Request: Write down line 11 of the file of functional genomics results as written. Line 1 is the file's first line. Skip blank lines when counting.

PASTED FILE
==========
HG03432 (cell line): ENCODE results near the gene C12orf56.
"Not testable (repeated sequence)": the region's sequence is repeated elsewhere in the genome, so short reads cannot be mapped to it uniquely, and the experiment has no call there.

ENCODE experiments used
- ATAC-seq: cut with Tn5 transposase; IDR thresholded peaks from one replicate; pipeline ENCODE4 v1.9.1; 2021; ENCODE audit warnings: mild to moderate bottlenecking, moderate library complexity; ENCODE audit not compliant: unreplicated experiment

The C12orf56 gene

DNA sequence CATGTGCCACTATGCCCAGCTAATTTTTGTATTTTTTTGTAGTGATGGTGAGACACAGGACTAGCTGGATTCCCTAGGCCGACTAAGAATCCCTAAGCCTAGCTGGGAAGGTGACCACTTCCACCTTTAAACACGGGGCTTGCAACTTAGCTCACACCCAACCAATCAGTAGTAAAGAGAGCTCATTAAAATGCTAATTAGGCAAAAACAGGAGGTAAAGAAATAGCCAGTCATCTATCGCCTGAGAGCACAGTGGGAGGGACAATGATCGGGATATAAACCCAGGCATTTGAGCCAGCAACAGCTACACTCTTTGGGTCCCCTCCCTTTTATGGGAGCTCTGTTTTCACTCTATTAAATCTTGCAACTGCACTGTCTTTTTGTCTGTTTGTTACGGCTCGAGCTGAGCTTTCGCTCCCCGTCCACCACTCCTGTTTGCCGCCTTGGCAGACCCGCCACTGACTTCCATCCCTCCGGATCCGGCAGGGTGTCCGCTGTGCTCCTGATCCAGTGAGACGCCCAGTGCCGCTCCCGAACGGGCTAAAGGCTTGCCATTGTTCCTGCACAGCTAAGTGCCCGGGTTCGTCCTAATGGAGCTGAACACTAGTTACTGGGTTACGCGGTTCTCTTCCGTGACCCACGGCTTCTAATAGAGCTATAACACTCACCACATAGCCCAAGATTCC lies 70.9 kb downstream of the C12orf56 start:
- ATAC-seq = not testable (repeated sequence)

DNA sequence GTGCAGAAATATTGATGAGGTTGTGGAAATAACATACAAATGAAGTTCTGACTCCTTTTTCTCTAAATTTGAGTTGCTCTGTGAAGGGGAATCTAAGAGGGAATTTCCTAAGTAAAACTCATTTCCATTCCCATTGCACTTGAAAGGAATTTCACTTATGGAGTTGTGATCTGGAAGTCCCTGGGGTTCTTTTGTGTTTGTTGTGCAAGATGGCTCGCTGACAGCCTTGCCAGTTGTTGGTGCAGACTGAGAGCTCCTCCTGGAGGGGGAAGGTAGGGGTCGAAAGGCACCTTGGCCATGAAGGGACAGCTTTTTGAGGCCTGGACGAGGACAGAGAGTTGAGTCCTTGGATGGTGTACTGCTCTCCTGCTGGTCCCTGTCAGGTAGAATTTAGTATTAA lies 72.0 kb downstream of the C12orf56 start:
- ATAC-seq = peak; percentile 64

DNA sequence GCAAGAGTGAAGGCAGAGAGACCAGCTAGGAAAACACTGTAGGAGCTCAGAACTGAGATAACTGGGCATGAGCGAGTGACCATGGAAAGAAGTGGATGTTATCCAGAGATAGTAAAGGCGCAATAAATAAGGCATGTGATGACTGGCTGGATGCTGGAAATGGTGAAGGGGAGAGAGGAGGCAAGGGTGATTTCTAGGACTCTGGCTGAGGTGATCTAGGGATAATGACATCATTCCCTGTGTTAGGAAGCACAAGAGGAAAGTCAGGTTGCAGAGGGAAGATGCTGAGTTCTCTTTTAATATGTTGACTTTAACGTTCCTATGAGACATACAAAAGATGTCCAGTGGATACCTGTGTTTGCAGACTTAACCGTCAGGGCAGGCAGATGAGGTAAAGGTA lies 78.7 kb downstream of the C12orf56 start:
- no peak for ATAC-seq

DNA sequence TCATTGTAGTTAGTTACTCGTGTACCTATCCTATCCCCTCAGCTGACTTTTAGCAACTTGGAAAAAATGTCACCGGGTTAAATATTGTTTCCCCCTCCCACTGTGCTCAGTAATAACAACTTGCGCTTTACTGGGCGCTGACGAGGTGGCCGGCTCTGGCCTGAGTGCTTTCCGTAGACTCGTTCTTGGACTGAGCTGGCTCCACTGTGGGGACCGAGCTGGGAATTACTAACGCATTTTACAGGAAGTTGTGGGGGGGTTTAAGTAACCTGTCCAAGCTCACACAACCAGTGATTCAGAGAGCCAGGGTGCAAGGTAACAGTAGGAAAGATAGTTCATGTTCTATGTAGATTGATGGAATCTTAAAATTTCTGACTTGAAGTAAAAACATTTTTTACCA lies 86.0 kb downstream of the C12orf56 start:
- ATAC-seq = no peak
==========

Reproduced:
- no peak for ATAC-seq